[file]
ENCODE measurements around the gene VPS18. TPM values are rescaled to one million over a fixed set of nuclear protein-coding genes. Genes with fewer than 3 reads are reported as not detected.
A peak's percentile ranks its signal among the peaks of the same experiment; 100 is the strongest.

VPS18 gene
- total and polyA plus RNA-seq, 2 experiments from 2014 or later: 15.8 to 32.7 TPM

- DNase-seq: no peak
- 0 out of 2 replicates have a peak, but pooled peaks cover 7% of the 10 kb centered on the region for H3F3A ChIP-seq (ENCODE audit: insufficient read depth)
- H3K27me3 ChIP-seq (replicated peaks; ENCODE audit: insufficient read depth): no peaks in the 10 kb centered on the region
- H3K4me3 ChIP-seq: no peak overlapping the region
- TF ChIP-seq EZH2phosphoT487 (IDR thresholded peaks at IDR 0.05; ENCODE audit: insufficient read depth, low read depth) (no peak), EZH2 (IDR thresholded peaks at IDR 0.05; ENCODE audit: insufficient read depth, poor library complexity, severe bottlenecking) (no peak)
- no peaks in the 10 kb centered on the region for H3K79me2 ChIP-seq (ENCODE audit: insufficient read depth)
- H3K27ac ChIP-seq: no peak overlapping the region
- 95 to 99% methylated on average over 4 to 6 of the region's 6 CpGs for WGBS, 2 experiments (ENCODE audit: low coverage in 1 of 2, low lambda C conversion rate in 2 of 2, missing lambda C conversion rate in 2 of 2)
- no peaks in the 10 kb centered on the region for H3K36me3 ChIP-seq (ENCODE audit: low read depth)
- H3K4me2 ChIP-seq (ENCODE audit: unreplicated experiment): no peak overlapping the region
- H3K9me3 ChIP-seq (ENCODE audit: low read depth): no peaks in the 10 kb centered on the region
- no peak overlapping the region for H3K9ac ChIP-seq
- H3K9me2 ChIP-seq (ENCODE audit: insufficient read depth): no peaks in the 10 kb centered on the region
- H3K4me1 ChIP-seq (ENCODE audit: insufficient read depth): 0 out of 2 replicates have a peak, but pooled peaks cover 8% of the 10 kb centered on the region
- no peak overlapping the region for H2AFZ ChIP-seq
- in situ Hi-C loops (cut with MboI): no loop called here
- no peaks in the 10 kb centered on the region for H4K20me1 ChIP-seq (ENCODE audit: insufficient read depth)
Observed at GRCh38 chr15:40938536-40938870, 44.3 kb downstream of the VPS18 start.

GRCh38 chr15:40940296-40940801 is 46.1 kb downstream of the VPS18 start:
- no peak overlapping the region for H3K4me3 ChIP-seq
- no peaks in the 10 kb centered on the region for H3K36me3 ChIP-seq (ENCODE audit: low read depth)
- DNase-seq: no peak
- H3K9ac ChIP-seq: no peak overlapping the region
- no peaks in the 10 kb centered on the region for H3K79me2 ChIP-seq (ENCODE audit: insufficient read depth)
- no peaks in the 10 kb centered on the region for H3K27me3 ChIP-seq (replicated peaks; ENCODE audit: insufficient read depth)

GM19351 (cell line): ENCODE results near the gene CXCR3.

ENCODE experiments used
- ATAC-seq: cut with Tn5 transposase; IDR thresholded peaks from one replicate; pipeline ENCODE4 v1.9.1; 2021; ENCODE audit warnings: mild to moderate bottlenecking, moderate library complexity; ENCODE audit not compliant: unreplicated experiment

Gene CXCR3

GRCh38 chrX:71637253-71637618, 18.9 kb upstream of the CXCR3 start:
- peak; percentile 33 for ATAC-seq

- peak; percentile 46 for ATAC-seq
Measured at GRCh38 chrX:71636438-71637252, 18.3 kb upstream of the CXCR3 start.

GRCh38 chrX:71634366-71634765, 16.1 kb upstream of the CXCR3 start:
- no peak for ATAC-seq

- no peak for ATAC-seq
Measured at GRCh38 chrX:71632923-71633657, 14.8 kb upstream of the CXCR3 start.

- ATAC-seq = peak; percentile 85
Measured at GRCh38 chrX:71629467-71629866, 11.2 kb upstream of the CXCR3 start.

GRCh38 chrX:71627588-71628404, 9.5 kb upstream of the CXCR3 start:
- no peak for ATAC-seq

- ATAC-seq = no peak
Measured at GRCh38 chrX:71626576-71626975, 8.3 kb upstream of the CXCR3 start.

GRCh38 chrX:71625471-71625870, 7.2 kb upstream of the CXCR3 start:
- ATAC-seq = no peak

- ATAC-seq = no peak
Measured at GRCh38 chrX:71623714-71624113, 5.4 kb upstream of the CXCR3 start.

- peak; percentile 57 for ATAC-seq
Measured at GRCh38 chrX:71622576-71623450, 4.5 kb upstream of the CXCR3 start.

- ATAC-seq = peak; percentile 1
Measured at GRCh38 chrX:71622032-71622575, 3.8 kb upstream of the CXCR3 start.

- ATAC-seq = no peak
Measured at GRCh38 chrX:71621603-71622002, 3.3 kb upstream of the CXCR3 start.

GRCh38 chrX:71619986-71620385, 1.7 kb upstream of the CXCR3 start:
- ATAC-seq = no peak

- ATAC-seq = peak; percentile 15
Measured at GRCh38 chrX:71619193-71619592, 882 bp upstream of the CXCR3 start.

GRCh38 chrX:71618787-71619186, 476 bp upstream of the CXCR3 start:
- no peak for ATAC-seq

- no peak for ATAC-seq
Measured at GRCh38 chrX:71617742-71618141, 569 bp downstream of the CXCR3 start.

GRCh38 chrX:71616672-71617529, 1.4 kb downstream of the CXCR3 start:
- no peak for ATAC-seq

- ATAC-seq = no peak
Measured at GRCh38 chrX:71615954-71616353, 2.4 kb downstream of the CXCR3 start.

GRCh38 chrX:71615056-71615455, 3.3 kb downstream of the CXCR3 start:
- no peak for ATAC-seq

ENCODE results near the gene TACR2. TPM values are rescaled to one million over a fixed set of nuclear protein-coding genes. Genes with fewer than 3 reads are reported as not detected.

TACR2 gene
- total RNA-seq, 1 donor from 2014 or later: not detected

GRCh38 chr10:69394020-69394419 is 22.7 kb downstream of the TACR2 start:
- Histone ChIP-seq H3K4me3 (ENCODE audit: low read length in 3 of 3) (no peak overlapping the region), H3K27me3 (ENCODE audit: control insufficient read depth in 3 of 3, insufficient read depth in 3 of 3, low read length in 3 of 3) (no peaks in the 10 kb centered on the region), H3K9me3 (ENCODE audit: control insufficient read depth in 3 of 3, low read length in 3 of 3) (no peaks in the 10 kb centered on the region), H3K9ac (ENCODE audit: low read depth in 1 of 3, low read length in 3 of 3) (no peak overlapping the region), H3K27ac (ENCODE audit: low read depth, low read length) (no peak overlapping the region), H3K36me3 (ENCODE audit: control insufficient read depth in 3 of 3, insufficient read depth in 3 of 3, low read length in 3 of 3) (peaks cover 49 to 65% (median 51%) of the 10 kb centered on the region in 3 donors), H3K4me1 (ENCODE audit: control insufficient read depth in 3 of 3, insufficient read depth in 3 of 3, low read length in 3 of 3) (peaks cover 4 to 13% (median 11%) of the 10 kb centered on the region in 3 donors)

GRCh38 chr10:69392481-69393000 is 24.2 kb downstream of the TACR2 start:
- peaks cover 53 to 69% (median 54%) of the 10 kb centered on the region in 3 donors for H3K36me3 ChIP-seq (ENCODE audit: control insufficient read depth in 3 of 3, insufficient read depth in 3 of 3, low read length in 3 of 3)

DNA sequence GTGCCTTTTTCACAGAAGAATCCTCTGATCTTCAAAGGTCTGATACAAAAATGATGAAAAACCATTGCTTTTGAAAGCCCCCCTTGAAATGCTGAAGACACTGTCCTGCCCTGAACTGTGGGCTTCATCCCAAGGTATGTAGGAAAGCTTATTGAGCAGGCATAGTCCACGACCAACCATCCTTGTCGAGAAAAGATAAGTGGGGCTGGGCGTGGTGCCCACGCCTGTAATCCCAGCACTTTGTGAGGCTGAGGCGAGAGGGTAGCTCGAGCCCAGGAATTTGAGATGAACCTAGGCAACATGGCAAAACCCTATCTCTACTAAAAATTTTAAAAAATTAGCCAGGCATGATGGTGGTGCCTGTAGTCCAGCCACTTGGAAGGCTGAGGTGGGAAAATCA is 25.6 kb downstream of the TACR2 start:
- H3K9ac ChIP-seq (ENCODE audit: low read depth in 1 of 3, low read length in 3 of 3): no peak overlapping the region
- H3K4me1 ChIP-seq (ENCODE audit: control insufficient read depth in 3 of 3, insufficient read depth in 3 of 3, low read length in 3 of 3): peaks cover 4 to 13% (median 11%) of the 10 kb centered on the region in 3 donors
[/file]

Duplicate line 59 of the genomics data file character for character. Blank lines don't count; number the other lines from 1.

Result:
- ATAC-seq = no peak